On January 16, Manley also called for a “start to finish” review of APD’s sexual assault cases. Though Alter’s work on Thursday’s resolution predates Manley’s announcement, the need for such an audit has grown ever more clear in light of recent happenings. In November, APD made national news for too frequently closing rape cases using “exceptional clearance” – where a suspect has been identified and located, but for some legitimate reason cannot be arrested. (In 2016, two out of every three rape cases were closed exceptionally, meaning no arrest was made in those cases.) Following national reports, Manley invited the Texas Department of Public Safety to audit the department’s exceptionally cleared sexual assault cases. Of the 95 cases reviewed by DPS, spanning several months in 2017, only 29 were closed correctly in accordance with federal guidelines. Thirty cases failed to meet at least one of the four requirements set forth by the FBI.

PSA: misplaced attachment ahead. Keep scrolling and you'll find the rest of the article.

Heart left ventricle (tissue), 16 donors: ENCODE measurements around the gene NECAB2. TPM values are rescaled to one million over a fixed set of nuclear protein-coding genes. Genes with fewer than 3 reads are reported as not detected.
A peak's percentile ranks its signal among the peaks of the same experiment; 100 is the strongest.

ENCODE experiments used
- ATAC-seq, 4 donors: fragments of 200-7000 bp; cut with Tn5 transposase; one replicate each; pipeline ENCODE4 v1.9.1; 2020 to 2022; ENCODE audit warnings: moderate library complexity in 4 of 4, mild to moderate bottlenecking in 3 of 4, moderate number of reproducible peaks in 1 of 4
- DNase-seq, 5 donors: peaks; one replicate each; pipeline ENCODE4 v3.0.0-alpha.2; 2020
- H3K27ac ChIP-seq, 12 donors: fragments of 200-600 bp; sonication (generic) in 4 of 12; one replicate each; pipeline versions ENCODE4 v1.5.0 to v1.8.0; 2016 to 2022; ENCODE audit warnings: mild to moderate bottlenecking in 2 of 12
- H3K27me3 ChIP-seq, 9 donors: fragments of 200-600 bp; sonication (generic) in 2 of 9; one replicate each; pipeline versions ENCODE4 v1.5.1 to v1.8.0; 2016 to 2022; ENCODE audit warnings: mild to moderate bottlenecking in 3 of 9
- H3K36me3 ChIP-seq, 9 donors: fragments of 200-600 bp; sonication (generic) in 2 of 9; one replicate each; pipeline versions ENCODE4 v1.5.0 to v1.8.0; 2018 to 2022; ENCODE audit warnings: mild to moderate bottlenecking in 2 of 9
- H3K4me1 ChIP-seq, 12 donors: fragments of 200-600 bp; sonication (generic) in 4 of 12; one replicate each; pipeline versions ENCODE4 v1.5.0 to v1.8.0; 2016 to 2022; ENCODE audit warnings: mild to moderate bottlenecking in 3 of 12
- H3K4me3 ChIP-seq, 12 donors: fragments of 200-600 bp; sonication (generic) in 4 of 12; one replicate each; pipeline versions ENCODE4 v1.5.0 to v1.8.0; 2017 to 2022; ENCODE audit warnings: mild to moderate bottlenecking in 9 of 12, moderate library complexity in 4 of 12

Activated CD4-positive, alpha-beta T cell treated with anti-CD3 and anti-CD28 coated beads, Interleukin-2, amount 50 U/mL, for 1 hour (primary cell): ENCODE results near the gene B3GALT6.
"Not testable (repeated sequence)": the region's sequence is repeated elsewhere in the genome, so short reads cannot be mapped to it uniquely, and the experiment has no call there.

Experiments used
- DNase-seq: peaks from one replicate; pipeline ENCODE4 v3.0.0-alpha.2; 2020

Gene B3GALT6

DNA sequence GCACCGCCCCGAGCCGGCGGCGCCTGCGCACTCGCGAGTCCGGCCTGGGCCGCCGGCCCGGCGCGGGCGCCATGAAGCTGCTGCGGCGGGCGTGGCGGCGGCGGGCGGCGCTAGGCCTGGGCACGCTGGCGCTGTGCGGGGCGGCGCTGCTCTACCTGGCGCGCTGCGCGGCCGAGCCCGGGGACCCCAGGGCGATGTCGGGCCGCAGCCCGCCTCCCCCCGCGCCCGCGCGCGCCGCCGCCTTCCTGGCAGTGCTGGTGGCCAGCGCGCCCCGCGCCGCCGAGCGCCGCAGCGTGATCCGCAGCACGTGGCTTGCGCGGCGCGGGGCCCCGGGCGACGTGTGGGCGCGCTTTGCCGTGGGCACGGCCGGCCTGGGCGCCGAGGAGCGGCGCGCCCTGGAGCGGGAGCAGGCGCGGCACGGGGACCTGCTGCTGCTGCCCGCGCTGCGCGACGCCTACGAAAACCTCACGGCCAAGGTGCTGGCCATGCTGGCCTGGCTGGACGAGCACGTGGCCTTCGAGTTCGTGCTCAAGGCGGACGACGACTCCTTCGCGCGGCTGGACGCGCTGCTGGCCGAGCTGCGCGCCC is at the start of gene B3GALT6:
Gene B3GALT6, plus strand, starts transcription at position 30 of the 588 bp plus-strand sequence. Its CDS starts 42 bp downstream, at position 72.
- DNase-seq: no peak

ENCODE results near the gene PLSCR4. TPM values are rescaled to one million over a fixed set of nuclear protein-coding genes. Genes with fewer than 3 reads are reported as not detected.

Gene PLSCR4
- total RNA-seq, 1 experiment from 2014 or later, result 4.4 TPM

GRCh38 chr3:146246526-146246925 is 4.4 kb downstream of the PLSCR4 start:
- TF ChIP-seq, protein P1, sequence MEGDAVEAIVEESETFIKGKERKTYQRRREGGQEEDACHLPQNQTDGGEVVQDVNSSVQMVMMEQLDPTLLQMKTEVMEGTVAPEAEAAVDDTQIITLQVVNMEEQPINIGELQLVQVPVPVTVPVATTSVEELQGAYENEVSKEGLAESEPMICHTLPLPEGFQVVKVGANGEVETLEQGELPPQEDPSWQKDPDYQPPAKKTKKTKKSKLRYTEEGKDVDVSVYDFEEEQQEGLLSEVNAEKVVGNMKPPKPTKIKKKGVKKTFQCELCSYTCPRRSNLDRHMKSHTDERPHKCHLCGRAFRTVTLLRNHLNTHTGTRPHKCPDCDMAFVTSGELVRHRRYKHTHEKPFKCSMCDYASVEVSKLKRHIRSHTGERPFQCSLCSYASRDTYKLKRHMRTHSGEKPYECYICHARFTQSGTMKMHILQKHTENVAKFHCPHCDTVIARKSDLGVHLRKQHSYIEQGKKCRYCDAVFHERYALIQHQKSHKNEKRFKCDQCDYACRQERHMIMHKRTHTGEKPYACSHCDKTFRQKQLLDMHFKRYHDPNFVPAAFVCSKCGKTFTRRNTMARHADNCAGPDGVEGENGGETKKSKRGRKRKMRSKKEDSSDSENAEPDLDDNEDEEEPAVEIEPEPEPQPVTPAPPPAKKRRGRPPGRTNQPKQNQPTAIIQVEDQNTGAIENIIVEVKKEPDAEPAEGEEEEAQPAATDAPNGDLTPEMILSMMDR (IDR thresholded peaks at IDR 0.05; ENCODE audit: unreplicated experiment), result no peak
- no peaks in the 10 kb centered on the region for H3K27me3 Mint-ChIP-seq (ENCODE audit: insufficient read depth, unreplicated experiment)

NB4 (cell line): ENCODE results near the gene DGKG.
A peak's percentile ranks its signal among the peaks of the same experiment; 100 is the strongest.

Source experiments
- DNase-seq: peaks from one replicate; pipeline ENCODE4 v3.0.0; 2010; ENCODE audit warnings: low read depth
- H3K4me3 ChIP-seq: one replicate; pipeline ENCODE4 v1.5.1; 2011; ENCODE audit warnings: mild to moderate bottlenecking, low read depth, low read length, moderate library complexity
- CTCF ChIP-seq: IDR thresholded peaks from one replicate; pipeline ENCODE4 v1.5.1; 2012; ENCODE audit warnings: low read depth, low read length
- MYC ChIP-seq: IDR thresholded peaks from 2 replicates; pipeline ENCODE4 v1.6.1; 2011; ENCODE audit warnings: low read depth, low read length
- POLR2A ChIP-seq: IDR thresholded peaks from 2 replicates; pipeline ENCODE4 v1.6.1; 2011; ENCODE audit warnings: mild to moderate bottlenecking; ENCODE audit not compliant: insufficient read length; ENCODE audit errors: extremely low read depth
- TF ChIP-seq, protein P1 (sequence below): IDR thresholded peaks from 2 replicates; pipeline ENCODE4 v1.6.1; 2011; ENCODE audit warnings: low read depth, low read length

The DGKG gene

The resolution directs the yet-to-be-selected auditor to review either 200 cases or 50% of sexual assault cases – whichever number is greater – from every year for the past seven years. The selected cases must cover a range of “victim types” and included ones that did and did not move forward to prosecution. (Cases still being investigated or pending prosecution are excluded.) However, the auditor may choose to review more cases if desired.